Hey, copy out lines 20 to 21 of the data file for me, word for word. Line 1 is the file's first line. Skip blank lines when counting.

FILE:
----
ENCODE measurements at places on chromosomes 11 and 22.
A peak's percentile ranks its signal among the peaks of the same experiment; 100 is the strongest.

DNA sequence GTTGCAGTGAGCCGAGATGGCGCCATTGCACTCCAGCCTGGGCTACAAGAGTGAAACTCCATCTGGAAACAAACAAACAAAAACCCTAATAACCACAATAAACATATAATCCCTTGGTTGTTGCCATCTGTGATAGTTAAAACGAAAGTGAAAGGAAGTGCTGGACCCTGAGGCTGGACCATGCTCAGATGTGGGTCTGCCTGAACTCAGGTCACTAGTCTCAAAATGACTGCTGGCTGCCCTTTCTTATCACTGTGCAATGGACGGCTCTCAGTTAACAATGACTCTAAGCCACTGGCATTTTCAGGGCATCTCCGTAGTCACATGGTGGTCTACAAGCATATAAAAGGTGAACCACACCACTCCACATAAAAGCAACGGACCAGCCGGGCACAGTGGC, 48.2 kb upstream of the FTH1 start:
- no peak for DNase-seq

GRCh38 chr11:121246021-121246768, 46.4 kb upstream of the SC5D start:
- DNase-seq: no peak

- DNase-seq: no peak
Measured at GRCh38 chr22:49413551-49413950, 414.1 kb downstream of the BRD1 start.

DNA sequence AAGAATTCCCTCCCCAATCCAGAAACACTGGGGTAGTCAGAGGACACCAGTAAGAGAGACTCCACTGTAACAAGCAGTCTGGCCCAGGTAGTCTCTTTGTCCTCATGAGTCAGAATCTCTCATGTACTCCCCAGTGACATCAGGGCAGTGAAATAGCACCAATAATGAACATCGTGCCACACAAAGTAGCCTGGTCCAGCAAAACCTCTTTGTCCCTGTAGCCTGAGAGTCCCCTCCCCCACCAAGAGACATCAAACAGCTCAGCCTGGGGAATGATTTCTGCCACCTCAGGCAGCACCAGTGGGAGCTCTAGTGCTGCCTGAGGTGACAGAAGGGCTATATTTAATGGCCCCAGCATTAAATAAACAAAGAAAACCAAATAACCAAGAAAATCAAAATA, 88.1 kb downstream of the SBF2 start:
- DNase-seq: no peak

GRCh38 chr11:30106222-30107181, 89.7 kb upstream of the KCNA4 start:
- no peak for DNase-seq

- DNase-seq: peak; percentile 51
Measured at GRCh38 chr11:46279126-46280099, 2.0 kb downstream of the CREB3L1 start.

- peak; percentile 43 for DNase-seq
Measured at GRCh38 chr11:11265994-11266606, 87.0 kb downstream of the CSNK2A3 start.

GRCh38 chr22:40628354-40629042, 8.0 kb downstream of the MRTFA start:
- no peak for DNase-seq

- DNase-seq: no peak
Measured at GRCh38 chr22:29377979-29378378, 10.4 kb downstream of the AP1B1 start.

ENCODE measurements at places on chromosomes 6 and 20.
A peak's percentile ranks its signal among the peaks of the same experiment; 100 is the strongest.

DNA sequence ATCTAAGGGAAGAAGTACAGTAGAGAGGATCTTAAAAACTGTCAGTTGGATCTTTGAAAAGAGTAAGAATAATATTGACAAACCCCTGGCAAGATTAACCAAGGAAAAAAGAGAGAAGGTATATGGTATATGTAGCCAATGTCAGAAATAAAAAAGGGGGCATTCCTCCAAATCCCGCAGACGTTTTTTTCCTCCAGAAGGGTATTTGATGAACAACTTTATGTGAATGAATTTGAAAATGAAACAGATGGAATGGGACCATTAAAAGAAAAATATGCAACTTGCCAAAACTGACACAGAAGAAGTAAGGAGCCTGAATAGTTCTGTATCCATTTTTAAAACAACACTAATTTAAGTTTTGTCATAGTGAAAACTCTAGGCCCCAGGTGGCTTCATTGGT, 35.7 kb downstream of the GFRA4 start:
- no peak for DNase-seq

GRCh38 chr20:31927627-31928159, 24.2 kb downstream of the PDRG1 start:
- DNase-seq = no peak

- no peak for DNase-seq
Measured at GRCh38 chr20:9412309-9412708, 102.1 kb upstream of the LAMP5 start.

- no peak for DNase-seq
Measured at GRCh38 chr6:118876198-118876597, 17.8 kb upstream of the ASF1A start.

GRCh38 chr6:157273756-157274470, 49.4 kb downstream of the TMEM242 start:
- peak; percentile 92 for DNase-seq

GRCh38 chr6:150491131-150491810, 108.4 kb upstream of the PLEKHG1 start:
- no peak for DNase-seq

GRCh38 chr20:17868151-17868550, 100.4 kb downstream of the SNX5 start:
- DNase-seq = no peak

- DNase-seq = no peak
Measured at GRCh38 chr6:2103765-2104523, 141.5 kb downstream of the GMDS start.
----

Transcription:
Measured at GRCh38 chr22:29377979-29378378, 10.4 kb downstream of the AP1B1 start.

ENCODE measurements at places on chromosomes 6 and 20.